In a year overflowing with bold and often brilliant new TV series, yesterday's SAG Awards TV nominations erred too much on the side of the familiar, with Kevin Spacey as the only actor on any new series to be recognized. Whatever the faults — and/or lack of credentials — the Hollywood Foreign Press Association has, its membership has never been accused of leaning too much on the tried and true. They love shiny new things, whether that's attractive young actresses, movie stars transitioning to television or new shows that the Golden Globes can be the first awards to give a stamp of approval to.
That love of the new was reflected throughout today's Golden Globe nominations. The HFPA is by and large a silly organization, and their TV awards an afterthought to help fill out the ballroom and the telecast, but their nominations are a hell of a lot more interesting — for good and for bad — than what the SAG voters gave us yesterday.
The HFPA are the first organization to acknowledge the brilliance of "Orphan Black" star Tatiana Maslany and the first to nominate Taylor Schilling from "Orange Is the New Black." Whether they got those nods because they are good or because they fit a certain Keri Russell/Piper Perabo/Hayden Panettiere HFPA tradition doesn't matter, because they are on the list.
Including the two shows with "Black" in the title, the HFPA recognized eight different new ongoing series in various categories. Some were genuinely among this year's best shows, like "Masters of Sex," which picked up nods for drama series and for Michael Sheen. Some had famous names attached ("House of Cards," "Ray Donovan," "The Michael J. Fox Show"). And some are promising but seemed to be picked in an attempt to get out ahead of the curve ("Brooklyn Nine-Nine").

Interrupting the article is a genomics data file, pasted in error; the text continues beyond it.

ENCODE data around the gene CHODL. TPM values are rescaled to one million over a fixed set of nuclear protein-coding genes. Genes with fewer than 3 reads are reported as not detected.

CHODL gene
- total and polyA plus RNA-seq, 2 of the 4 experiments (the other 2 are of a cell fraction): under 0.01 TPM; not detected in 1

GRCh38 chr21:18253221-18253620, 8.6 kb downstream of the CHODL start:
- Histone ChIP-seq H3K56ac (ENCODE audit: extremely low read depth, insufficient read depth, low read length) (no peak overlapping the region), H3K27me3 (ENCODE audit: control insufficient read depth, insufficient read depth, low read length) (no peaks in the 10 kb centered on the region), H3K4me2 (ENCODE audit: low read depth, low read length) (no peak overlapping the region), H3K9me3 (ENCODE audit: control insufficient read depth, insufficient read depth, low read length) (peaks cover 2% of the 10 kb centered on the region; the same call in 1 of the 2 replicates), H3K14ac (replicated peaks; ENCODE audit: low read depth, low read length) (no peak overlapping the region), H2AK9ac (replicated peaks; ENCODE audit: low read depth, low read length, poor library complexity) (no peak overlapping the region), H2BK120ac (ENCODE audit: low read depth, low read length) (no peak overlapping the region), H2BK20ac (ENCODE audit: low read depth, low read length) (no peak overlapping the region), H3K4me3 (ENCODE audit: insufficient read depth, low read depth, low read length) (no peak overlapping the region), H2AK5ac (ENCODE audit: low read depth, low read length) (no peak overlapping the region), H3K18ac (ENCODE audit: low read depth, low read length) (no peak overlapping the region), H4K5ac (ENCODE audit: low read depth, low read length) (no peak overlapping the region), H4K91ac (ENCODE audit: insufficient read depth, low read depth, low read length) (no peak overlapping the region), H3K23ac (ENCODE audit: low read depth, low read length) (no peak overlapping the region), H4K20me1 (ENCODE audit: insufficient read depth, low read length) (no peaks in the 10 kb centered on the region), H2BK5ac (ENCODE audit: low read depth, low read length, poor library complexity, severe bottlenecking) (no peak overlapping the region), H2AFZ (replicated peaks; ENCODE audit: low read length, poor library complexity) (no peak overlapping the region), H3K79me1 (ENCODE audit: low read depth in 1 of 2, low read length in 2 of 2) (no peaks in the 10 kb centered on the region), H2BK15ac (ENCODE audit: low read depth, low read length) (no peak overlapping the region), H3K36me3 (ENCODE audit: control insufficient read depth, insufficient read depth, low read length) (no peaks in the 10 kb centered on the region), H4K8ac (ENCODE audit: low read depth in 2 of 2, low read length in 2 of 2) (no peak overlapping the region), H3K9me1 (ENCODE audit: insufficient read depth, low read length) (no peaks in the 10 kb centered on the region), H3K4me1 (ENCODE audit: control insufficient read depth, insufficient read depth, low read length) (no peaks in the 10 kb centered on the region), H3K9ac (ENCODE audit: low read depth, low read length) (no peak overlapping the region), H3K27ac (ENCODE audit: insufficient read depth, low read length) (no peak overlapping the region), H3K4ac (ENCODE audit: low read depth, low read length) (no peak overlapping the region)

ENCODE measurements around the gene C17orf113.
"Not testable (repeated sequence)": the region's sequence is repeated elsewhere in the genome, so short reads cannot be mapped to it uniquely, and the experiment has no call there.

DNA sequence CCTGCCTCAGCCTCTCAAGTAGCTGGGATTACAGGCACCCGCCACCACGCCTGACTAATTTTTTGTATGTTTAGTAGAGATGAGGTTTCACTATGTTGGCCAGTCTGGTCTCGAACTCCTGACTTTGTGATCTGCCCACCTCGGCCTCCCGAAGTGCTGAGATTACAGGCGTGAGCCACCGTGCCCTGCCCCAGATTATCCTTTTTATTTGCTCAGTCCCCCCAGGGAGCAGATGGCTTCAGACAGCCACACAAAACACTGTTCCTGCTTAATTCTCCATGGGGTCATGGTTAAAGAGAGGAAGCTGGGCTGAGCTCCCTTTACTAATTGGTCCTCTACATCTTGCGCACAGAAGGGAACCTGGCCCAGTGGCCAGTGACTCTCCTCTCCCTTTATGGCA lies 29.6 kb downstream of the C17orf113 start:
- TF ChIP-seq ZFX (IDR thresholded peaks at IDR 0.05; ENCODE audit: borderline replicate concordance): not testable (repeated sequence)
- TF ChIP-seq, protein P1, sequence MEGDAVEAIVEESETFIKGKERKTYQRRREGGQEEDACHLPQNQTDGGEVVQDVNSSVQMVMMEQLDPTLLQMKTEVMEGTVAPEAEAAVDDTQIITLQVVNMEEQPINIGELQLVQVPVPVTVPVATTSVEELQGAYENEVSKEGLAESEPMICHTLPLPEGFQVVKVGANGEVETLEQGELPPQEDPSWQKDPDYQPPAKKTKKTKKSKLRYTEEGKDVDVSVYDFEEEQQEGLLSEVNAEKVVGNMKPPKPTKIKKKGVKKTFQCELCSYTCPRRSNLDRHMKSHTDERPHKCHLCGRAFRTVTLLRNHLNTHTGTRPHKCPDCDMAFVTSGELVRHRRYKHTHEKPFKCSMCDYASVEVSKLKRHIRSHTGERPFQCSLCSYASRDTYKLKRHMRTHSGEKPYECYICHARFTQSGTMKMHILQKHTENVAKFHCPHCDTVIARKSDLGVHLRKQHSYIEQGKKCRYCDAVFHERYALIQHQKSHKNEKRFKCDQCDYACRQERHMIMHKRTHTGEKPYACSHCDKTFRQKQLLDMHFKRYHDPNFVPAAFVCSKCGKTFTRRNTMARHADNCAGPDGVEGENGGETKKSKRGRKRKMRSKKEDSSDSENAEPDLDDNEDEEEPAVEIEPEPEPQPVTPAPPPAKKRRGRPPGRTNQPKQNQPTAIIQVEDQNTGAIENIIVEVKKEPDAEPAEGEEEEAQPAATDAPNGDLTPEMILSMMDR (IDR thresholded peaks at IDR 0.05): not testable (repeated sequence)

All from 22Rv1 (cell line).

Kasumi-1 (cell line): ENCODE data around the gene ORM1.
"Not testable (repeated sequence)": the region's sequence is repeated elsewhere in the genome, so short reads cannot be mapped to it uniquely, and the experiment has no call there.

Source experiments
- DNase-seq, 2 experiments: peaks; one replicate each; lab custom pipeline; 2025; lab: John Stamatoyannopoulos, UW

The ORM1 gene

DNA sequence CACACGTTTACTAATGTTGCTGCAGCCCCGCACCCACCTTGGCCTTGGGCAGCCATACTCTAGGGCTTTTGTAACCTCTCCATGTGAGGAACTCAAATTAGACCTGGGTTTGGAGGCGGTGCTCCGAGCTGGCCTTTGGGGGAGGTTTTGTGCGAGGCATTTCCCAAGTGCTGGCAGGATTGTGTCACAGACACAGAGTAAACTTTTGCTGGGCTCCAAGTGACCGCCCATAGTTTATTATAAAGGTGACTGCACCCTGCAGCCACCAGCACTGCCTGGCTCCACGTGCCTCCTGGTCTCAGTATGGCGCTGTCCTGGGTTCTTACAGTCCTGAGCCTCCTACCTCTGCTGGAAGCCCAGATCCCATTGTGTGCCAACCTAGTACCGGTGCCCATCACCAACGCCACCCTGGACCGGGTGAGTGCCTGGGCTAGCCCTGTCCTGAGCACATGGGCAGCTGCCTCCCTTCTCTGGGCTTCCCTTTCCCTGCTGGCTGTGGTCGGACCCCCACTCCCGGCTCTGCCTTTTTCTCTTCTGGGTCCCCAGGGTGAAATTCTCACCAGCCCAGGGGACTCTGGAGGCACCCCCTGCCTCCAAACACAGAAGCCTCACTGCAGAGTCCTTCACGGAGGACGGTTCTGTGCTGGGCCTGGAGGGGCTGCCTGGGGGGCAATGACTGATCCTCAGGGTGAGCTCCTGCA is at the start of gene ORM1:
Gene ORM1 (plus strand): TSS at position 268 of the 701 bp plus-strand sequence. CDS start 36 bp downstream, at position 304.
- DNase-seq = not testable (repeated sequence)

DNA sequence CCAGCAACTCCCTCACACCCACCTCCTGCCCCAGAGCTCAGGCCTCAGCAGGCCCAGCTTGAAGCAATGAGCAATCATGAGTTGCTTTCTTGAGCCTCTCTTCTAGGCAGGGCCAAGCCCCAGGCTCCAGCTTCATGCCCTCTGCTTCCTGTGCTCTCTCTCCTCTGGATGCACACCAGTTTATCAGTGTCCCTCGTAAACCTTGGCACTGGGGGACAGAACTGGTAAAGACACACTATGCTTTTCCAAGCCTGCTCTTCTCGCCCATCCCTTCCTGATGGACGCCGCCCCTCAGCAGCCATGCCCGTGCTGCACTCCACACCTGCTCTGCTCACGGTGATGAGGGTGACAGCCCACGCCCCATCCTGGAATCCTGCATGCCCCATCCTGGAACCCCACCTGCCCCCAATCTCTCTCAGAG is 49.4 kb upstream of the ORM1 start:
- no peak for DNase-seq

Now, plenty of familiar shows and actors also got recognized, like "Breaking Bad" and "Modern Family" and "Downton Abbey." But the HFPA's push for the new was so strong that nobody from "Homeland" got nominated, nobody from "Mad Men" got nominated (awards voters everywhere seem to have lost interest in "Mad Men" simultaneously), and nobody from "Boardwalk Empire" got nominated.
Some thoughts category by category:
Best Performance by an Actor in a Supporting Role in a Series, Mini-Series or Motion Picture Made for Television
Josh Charles, "The Good Wife"
Rob Lowe, "Behind the Candelabra"
Aaron Paul, "Breaking Bad"
Corey Stoll, "House of Cards"
Jon Voight, "Ray Donovan"
As always, the HFPA mashes every supporting performance from every genre into the same category, so you have Lowe's hilarious but brief "Candelabra" cameo going up against four dramatic performances. (But no Peter Dinklage, no Mandy Patinkin, and nobody from a sitcom.) The HFPA loves Jon Voight, who's been nominated nine times previously and has won three times. Good to see Stoll (far and away the best part of "Cards" season 1) get some recognition.
Best Performance by an Actress in a Supporting Role in a Series, Mini-Series or Motion Picture Made for Television
Jacqueline Bisset, "Dancing on the Edge"
Janet McTeer, "White Queen"
Hayden Panettiere, "Nashville"
Monica Potter, "Parenthood"
Sofia Vergara, "Modern Family"
Starz's strategy of doing lots of foreign co-productions is certainly paying off with Golden Globe nominations, here with the first two of several nods for "Dancing" and "White Queen." Monica Potter gets some recognition, even if it's for the lame election storyline rather than the great cancer storyline from last year. Most disappointing: no Anna Gunn. Most surprising: no room at the inn for Dame Maggie Smith.
Best Performance by an Actor in a Mini-Series or Motion Picture Made for Television
Matt Damon, "Behind the Candelabra"
Michael Douglas," Behind the Candelabra"
Chiwetel Ejiofor, "Dancing on the Edge"
Idris Elba, "Luther"
Al Pacino, "Phil Spector"